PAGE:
“Have you heard of the term shifting baselines? Or the one I prefer: generational amnesia? Both terms refer to a shift over time in the expectation of what a healthy ecosystem baseline looks like. There is a loss of perception of change that occurs when each generationredefines what is “natural”. In the interviews this becomes so real and each generation has their own baseline to what Nature should look like forgetting what the previous one experienced. What will be left for my children, what will their baseline be?
“I suppose the most striking example of change comes from the interviews in the indigenous communities. Elders shared stories from their childhood where their parents would travel to the Pantanal on hunting expeditions bringing back marsh deer meat and rhea eggs (as well as the odd giant armadillo). Their stories were enchanting although their lives so challenging. One man’s father lived off trading animal pelts. Today things could not be more different. The young generation is totally disconnected from the natural world. Instead of asking us questions about giant armadillos and our work they were eager to learn about the project through our facebook page and website.
“Another thought that ran through my head as we interviewed people in the Cerrado is how giant armadillos could so easily become a mythical creature from the past. In one of the areas the team and I had covered, almost no one had ever seen a giant armadillo. However it was wonderful to see that many had heard of the species through the media interviews and TV programs we participated in. It was nice to see that our outreach work is effective. However in their minds giant armadillos were even more giant! People waved their arms to say they made huge holes and then exaggerated their size to that of a horse. You can easily imagine this species becoming a legend rather than an animal we still have and desperately need to safeguard.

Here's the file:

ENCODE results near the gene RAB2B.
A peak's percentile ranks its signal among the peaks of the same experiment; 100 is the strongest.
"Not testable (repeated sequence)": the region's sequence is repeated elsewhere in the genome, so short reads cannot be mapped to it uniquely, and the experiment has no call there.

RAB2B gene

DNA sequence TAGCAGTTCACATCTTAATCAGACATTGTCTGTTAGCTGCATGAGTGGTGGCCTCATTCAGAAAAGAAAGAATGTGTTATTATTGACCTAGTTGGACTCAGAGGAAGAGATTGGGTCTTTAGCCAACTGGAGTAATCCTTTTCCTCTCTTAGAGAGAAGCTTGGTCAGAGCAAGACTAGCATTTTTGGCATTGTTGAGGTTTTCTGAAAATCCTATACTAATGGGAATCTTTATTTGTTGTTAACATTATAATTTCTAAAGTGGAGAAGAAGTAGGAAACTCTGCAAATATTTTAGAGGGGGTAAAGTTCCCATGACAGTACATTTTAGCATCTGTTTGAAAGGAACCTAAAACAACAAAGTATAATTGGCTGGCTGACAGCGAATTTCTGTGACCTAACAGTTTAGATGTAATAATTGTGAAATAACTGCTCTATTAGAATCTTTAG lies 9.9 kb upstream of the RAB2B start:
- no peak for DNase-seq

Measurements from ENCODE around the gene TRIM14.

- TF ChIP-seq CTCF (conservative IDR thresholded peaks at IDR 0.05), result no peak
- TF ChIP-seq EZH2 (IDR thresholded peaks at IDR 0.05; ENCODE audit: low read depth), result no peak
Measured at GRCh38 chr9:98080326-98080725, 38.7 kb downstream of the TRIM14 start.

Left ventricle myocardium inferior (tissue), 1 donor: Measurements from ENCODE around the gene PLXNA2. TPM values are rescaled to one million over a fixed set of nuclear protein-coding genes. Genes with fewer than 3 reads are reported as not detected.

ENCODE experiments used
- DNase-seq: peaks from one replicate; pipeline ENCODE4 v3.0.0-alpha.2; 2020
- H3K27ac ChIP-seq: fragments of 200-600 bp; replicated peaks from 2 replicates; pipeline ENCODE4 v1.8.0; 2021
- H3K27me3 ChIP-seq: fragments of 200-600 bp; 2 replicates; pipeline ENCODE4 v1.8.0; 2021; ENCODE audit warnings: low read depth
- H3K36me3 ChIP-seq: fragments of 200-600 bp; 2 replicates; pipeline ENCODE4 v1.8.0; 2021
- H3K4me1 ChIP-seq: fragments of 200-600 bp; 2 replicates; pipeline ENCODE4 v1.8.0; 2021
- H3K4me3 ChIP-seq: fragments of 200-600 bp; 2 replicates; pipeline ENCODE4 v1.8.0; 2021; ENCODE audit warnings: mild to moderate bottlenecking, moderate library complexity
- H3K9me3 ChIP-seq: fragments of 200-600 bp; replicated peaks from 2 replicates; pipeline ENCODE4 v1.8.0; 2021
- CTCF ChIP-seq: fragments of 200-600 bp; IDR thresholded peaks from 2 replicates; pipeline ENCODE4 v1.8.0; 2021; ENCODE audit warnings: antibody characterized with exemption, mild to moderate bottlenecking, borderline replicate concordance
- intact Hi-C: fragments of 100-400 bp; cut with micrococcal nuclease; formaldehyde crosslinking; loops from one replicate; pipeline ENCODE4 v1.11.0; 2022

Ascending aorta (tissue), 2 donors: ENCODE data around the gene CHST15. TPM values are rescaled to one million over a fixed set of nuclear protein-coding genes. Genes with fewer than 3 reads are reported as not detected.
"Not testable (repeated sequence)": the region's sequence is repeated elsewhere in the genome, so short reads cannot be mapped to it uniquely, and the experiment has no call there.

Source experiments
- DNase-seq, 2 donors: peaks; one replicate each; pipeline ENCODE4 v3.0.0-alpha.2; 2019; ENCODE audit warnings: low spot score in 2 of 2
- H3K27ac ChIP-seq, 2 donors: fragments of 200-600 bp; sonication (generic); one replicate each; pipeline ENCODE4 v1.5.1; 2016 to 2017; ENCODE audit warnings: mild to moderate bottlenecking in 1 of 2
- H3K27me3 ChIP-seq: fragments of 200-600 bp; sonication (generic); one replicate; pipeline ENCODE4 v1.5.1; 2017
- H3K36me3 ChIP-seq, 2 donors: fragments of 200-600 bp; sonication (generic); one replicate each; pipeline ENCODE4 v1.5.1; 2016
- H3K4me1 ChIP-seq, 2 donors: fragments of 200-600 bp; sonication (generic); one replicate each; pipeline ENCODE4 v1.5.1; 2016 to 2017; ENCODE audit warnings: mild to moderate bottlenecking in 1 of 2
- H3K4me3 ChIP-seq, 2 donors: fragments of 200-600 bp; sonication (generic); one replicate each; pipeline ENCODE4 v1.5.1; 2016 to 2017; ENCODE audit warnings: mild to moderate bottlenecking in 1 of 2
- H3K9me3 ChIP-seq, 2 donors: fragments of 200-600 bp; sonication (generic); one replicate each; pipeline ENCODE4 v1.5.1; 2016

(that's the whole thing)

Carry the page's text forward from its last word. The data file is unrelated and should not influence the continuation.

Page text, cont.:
“Finally there are always many funny stories to be shared from the interviews. There is one that happened in the northern part of the state where giant armadillos can still be found. Even when present the species is incredibly rare. Two ranch workers saw a giant armadillo and were shocked when they saw it and thought no one would believe them when they told them what they had seen. So the guys decided to catch it and bring it back to the ranch. Both men struggled with the animal and put in the trunk of their car !!! Now if you have been following my updates you can easily guess what happened. Think of Houdini or Zezinho and what they did to the holding crate. That’s right in a matter of seconds the giant armadillo destroyed the trunk an appeared in the back seat of the car where it was immediately released. The whole back of the car was destroyed. No one needed to exaggerate in that story as I could easily imagine the damage done!
“Overall attitudes towards giant armadillos are one of amazement and wonder. People are sensitive to the fact that this is an incredible animal. So many people stated they wished they could see one. Looking at people’s faces when we show them a video of a giant armadillo really confirms that this species is an exceptional and perfect candidate as an ambassador for biodiversity conservation.”
Catch up on the armadillo story so far by reading the previous updates we’ve received from Arnaud and his team, here.